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Wet and windy woes for wheat standing

Agronomy Issues
waterlogged wheat roots

Wet and windy weather conditions have continued to sweep across the UK – further compounding the weather induced issues for growers through the autumn.

As a foretaste of changing climatic trends, the prevailing conditions pose a serious challenge for crop management this spring.

Waterlogged soil conditions have limited wheat plant root growth, especially on later drilled crops. Poor rooting can significantly reduce plants’ ability to take up moisture and nutrients, particularly if there’s a prolonged dry period later in the season, warned Syngenta Technical Manager, Georgina Wood.

Georgina Wood at Barton Black grass Focus Site

“Furthermore, reduced root anchorage will make crops more susceptible to lodging in high winds, or where heavy heads cannot be supported by weak stems,” she advised.

“Moddus PGR decisions at the initial T0 timing will have the greatest impact in building the crop architecture to manage the season’s weather threats.”

Against a backdrop of difficult agronomy decisions, the significantly reduced wheat area and downgrade of crop potential caused by the wet autumn has cut production forecasts and strengthened underlying price trends. Securing the highest possible yields from established crops will be paramount to push whole farm returns.

Georgina advocates splitting Moddus application to include the T0 timing, as this has shown to the greatest effects on root enhancement.

Stronger rooting assures improved anchorage and moisture and nutrient uptake, along with enhanced tolerance of take-all infection.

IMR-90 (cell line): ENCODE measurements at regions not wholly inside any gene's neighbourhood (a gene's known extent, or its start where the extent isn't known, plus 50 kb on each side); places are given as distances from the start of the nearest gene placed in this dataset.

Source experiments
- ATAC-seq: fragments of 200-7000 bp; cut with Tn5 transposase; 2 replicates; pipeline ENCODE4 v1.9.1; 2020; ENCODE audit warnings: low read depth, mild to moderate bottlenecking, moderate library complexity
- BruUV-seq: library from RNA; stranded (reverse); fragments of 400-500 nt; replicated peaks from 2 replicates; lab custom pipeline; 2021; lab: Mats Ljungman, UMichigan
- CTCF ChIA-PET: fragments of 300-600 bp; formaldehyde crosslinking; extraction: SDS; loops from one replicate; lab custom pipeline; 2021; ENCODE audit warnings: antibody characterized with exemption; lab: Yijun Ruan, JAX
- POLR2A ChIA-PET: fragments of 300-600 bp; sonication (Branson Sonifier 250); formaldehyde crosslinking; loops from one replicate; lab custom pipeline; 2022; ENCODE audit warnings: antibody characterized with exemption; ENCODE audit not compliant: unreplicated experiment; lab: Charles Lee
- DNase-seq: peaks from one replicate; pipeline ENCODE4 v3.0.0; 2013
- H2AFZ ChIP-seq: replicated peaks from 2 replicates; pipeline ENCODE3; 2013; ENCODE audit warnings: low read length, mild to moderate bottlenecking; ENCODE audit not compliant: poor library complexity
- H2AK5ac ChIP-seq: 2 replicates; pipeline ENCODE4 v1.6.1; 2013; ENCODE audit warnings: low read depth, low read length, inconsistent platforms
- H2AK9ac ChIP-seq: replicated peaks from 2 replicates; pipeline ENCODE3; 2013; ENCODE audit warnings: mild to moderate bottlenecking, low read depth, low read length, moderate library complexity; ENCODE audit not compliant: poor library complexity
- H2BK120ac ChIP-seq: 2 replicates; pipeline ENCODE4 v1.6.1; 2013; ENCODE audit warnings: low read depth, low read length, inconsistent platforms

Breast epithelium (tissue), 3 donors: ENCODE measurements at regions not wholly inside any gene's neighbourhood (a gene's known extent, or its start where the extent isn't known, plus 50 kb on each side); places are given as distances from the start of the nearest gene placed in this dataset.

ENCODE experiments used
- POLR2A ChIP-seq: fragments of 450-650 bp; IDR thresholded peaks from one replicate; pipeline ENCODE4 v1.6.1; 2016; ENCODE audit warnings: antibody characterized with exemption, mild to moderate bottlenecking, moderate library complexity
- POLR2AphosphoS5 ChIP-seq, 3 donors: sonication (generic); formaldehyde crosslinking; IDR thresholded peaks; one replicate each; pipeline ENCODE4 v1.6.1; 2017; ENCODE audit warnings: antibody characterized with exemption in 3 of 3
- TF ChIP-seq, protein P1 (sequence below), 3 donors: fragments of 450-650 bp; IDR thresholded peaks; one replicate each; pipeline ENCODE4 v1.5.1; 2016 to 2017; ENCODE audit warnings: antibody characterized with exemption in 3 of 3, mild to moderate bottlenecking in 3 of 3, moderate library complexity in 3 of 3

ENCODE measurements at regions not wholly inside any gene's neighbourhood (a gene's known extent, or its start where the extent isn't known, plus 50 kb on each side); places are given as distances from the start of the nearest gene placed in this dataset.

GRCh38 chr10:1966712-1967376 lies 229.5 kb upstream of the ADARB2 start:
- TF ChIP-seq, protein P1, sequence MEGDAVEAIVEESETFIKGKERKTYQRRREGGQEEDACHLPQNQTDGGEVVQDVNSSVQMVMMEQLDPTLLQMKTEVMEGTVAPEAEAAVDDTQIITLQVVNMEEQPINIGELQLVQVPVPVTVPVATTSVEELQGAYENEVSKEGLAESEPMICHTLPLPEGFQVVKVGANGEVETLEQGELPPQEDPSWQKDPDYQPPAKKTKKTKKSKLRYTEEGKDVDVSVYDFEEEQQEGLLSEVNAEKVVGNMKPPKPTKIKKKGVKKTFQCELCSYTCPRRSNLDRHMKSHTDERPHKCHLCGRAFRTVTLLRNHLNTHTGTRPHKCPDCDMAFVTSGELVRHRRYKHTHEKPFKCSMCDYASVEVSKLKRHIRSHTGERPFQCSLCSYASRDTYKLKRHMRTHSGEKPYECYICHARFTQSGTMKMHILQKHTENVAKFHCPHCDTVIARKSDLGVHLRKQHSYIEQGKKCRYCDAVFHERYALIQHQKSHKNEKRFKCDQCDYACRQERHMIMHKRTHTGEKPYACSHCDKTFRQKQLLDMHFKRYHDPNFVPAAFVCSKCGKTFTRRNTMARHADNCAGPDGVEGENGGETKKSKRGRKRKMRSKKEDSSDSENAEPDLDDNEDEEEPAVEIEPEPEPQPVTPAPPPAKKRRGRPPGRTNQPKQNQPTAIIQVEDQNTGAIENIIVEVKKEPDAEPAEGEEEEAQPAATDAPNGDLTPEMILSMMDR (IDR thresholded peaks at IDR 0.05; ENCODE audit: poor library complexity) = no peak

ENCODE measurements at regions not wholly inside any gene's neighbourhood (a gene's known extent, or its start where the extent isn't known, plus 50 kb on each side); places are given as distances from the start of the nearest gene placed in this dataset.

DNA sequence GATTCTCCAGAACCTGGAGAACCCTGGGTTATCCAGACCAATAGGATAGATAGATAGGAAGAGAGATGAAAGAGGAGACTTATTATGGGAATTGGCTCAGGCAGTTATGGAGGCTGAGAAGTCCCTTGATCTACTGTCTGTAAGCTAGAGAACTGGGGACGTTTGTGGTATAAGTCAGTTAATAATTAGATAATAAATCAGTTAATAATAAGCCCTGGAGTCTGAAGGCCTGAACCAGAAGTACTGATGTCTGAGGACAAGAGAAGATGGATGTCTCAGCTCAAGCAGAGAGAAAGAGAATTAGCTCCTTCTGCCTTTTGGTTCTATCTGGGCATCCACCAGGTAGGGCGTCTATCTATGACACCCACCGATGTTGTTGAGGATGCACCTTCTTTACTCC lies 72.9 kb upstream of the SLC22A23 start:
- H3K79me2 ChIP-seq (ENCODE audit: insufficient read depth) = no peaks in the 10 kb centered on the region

Lodged wheat

“Further application at T1 has shown to give the biggest responses in terms of height management, stem strength and tolerance of eyespot,” she added.

Results of research in Germany has also shown Moddus treatment helped plants to make over 12% more effective use of water resources, to deliver higher yields using less water per kg of grain production. 

Variety profile

This year, further independent variety profiling trials at Harper Adams University, by Dr Mitch Crook (below), have given a crucial insight into more precise tailoring of agronomy decisions for PGR timing and application rates (click image to watch the issues explained).

Dr Mitch Crook scientifically measures risks for crop lodging

Georgina cited tall varieties, with extended internodal interval, are typically weaker and benefit from greater PGR control and promotion of thicker stem walls, for example.

“The work has shown that for Evolution and Graham, for example, the T0 Moddus treatment is a priority to enhance anchorage strength,” she advised.

“Whilst growers still need to take into account local conditions and field situations, variety profiling does give a useful guide for management.”  

The Harper Adams research has also revealed that even some varieties that show no difference with or without PGR in AHDB ratings, such as Gleam or Grafton, can have particular traits where Moddus can particularly help with stem anchorage or basal strength, for example.

Thicker stem walls with Moddus treatment

Full details of the variety profiling and lodging risk assessment are available free to all growers and agronomists on the Syngenta website.

This season’s wheat recommendation is to apply Moddus at 0.1 to 0.2 l/ha, in tank mix with chlormequat (750 g/l) at 1.0 to 1.25 l/ha at both the T0 and T1 application, with the rates adjusted to the specific situation at each timing.

Cool uptake

“One of the key advantages of Moddus at the earlier T0 timing is faster uptake if conditions are cool,” highlighted Georgina Wood.

“And the research has shown that where it is used in tank mix, the faster uptake appears to carry the chlormequat into the plant quicker too, which benefits both elements.”

Research has shown Moddus is taken up three times faster than chlormequat at a temperature of 7°C. With the average April temperature of 7.9°C for the past three years, Moddus could have a two to three week advantage in achieving activity in the plant, compared to chlormequat. 

“In a season where every effort is going to be required to get crops rooting strongly and growing well, that could be hugely beneficial,” she added.